Re: What Are the Current Problems?
September 29, 2007 09:14PM
kevin Wrote:
> Don't let them riprap ripoff you. Keep your money untill they can
> sell(RRR)something that works.

This is certainly good advice if you look at RepRap Darwin and the variations that are being developed as merely another consumer product that you'd as lief bought from someone like HP, for example. If that's where you are at you certainly shouldn't be buying parts at this point. I think that Dr. Bowyer has publicly made that clear on any number of occasions in the past few months.

If, however, you want to be part of the development process you have to be prepared to get your hands dirty. Putting up with mistakes and blind alleys is part of that experience.

Edited 4 time(s). Last edit at 09/29/2007 09:28PM by Forrest Higgs.
Re: What Are the Current Problems?
September 30, 2007 12:35AM
> I looked up PLA and it does have a smaller coefficient of expansion than most plastics do.
> The only thing that works against it is that it melts at such a high temperature.

So, integrating ( Exp(temp) dTemp ) from melting temp to room temp might be the same, or more than other plastics. Easy enought to determine experimentally.

Regarding that kevin fellow's petty little comments, Forrest, you were rather more polite than he deserved. We should send him off to go pester someone else.
Re: What Are the Current Problems?
September 30, 2007 01:53PM
You're right Sebastien, it was petty of me and I must admit it was done deliberately with bitter disgust that a project that is in the developmental stage would bring new blood into the fold selling items that cost good money when it is known that there are many problems with software and firmware and PCB designs.

Look back at all those who wanted to get involved, who bought items from the RRRF and who have been left by the side because you guys are too busy being electroheads. It's easy to move on when you can't solve a problem and call it a learning curve or blind alley, It's harder to stay the course because then you must admit that you're just not that smart and should never have gone done that alley to begin with.

Be up front with people, put it in big letters on the main page that most of you will move on to other designs and systems because you can't solve the current problems and that if you buy the products in the RRRF there is a big chance you will not need it two months from now.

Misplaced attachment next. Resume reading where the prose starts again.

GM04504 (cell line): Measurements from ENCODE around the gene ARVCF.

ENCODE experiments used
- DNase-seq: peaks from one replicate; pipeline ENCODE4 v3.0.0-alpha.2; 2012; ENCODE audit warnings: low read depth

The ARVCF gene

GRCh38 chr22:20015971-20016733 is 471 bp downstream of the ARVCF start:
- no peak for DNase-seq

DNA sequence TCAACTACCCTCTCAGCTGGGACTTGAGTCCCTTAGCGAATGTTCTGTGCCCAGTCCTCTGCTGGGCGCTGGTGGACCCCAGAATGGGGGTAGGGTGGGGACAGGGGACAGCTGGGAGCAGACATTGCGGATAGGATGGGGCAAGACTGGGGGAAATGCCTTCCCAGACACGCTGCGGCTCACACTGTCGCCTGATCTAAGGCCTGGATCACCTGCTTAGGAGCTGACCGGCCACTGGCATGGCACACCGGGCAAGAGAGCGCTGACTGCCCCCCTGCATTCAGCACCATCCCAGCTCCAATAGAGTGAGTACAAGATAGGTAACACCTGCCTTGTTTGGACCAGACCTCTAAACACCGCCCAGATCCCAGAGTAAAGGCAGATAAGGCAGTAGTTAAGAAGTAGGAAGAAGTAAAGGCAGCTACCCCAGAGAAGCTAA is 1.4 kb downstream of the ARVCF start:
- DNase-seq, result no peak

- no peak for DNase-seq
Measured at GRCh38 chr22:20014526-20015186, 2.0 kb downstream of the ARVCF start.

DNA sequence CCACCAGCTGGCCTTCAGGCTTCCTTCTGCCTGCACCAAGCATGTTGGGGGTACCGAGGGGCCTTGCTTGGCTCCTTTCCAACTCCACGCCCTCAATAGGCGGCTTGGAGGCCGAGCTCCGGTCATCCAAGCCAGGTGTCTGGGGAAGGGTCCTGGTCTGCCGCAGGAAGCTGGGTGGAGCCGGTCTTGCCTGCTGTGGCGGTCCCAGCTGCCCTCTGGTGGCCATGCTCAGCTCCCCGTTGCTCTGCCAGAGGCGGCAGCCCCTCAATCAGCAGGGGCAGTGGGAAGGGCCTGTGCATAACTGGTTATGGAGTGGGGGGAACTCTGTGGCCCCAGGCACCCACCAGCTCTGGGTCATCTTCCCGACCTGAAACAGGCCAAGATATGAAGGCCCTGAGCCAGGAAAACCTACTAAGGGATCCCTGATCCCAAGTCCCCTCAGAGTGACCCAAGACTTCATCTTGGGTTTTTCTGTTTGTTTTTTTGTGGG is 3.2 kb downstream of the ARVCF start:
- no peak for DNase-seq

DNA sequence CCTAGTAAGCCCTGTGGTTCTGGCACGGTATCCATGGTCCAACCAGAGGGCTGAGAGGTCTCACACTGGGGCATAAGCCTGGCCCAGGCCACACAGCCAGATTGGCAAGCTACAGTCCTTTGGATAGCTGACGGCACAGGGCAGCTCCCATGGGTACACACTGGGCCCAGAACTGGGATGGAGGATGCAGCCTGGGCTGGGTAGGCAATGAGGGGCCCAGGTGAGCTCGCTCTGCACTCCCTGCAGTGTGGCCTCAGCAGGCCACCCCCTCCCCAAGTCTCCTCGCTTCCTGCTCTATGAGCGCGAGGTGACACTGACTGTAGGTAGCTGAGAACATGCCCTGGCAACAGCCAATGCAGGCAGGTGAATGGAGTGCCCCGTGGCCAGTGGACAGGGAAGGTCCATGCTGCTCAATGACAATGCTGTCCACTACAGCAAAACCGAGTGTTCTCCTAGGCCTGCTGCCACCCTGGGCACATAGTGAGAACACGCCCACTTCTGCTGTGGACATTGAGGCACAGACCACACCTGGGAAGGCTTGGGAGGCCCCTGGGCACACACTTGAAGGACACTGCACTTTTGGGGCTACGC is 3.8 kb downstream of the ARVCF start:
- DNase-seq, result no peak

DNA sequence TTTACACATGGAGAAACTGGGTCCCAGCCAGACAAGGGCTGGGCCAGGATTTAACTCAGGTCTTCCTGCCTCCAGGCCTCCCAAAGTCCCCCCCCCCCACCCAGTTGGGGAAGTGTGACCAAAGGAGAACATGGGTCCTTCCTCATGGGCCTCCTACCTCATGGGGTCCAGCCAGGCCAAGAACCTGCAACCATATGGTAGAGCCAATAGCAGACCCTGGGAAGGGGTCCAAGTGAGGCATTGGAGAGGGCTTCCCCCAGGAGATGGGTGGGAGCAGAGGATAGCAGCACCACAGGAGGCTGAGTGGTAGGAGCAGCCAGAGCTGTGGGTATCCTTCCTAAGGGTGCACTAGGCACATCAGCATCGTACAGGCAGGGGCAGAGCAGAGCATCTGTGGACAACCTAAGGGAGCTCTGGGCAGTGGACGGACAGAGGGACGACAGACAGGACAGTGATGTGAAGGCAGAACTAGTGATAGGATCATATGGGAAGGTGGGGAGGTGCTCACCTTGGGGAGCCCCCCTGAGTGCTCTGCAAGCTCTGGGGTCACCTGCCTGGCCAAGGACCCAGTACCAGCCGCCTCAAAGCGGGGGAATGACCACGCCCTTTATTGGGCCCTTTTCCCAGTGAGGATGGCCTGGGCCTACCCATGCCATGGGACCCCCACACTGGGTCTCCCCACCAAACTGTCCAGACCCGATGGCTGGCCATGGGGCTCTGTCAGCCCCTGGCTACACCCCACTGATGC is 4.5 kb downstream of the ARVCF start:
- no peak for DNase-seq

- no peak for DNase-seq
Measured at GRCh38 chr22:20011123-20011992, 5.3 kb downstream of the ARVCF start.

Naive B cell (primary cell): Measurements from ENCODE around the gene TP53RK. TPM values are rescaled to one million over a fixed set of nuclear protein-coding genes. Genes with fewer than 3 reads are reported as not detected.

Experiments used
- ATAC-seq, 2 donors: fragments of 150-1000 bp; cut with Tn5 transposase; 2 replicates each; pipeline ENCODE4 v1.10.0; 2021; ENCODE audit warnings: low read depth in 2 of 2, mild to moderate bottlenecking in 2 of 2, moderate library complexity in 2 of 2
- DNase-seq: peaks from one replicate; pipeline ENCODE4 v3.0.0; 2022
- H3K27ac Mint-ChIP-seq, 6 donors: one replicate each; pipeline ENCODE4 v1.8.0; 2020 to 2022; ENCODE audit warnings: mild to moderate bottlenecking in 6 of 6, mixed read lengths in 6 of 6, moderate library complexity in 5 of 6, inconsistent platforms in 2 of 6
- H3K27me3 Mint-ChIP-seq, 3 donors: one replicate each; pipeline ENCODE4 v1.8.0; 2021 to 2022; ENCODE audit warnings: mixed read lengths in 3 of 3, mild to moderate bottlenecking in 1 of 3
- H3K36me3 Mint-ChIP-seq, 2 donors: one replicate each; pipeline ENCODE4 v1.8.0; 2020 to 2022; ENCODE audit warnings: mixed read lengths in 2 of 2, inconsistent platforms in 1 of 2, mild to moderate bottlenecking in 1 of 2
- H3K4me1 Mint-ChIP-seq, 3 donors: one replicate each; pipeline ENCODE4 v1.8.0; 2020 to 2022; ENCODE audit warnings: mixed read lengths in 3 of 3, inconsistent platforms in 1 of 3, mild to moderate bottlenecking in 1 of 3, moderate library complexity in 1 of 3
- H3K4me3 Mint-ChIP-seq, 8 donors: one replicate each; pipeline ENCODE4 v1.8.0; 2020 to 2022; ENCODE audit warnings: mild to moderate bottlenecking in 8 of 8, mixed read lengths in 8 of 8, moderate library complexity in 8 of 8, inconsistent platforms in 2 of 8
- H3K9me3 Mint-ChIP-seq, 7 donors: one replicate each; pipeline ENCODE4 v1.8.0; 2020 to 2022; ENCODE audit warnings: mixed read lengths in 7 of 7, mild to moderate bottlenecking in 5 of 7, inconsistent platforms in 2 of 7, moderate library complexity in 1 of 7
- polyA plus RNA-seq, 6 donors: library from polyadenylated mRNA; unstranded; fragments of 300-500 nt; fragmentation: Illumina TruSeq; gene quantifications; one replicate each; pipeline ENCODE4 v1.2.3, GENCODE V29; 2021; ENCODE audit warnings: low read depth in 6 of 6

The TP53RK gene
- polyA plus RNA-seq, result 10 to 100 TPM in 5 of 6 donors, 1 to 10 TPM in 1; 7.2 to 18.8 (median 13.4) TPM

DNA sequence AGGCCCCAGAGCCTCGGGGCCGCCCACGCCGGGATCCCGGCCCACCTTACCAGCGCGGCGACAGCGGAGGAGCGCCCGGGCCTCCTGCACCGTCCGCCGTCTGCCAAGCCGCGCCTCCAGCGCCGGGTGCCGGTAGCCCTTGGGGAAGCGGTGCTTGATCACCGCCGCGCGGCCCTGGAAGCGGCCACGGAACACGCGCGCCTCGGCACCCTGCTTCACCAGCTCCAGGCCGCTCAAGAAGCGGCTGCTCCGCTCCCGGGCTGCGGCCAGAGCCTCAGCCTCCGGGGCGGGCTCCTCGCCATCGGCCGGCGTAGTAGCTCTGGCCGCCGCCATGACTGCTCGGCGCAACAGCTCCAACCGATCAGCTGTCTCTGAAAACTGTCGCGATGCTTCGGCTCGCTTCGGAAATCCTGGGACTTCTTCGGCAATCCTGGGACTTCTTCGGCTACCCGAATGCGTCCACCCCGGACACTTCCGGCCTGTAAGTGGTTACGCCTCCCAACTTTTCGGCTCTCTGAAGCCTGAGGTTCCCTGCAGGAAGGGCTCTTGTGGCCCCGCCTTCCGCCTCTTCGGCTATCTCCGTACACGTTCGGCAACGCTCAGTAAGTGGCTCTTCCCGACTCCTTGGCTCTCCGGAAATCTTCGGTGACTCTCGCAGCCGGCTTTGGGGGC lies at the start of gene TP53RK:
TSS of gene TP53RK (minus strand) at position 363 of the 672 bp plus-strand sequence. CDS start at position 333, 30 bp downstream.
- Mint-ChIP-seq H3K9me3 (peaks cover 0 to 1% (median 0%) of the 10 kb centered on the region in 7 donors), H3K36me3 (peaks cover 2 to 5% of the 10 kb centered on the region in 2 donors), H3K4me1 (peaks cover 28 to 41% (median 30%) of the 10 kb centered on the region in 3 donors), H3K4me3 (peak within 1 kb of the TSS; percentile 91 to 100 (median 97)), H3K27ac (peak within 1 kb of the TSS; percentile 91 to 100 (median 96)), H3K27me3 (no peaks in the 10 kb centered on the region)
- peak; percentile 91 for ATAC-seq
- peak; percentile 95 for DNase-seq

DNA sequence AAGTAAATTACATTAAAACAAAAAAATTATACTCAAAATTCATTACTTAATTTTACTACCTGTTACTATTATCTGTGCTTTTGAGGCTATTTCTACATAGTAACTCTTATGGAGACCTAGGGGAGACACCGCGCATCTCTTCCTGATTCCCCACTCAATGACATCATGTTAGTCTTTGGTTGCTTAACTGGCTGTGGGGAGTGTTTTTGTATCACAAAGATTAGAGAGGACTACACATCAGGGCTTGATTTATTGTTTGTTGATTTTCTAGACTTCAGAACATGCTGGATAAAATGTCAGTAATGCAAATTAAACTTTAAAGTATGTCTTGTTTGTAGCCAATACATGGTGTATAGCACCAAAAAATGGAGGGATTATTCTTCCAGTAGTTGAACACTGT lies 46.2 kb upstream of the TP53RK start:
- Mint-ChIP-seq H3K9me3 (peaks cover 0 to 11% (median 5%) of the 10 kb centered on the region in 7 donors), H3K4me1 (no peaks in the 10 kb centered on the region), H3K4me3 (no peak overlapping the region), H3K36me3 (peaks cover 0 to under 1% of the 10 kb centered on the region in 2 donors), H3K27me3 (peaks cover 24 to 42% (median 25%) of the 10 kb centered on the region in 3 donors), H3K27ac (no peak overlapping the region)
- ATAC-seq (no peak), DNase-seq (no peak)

I'm sorry if you can't see the intent behind my post, or that it is taken as a personal attack on the Reprap project, it's not.
Re: What Are the Current Problems?
September 30, 2007 03:09PM
Kevin Wrote:
> I'm sorry if you can't see the intent behind my
> post, or that it is taken as a personal attack on
> the Reprap project, it's not.

Again, I don't see what your beef is. The foundation was set up in order to save builders money by buying bulk and redistributing in small lots components that would otherwise be quite uneconomic to buy by individuals. Recently, Zach has been trying to create a set of control boards for the Darwin reprap machine that takes advantage of his board design skills and again bulk buys. If you've ever had to build up one of those boards from scratch on stripboard even having to apply a few patches to one of Zach's boards to cure errors is a damned sight easier than starting from scratch. Zach deserves many thanks for his boards for making reprap development work more accessible to people with limited electronics skills.

If the Reprap project had been misrepresented as a proven technology DIY exercise, I'd see that your rather tedious jeremiads might have a point. Anyone, however, possessed of even a room temperature IQ can get a ready grip on the fact that Darwin or even Reprap as a concept is by no means a "done deal" simply by following the blog entries and forum patter.

I must say if your posts aren't to be taken as an undeserved smear on the project then your intent is pretty opaque to me at least. What you are attempting to do here rather reminds me of those wonderful sorts of people who try to sue McDonand's for making their coffee too hot or sue the overhead fan companies when they loft their newborns into one, viz, manufacture a case of grievance where none has any proper right to exist. eye rolling smiley

Let me ask you this. Have you personally bought a bunch of components from the Foundation and feel that you have been somehow robbed? If you have, I'm sure that there are several here who would be more than glad to take up a collection and buy them off you so that the rest of us could get on with trying to make the goal of Reprap a reality.

Edited 3 time(s). Last edit at 09/30/2007 03:22PM by Forrest Higgs.
Re: What Are the Current Problems?
September 30, 2007 07:20PM